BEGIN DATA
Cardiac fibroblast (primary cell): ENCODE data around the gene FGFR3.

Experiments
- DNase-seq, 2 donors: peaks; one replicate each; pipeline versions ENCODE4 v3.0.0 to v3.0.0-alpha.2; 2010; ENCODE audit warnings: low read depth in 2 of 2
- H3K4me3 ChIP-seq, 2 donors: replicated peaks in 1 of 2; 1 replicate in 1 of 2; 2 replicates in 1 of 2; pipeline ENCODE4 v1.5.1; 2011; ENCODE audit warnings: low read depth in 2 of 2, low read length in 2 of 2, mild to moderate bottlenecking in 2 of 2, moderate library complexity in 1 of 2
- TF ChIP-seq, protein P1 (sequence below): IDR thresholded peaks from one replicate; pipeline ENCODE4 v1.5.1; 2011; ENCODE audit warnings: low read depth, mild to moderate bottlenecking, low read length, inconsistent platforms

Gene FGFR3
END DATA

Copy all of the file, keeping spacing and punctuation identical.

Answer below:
Cardiac fibroblast (primary cell): ENCODE data around the gene FGFR3.

Experiments
- DNase-seq, 2 donors: peaks; one replicate each; pipeline versions ENCODE4 v3.0.0 to v3.0.0-alpha.2; 2010; ENCODE audit warnings: low read depth in 2 of 2
- H3K4me3 ChIP-seq, 2 donors: replicated peaks in 1 of 2; 1 replicate in 1 of 2; 2 replicates in 1 of 2; pipeline ENCODE4 v1.5.1; 2011; ENCODE audit warnings: low read depth in 2 of 2, low read length in 2 of 2, mild to moderate bottlenecking in 2 of 2, moderate library complexity in 1 of 2
- TF ChIP-seq, protein P1 (sequence below): IDR thresholded peaks from one replicate; pipeline ENCODE4 v1.5.1; 2011; ENCODE audit warnings: low read depth, mild to moderate bottlenecking, low read length, inconsistent platforms

Gene FGFR3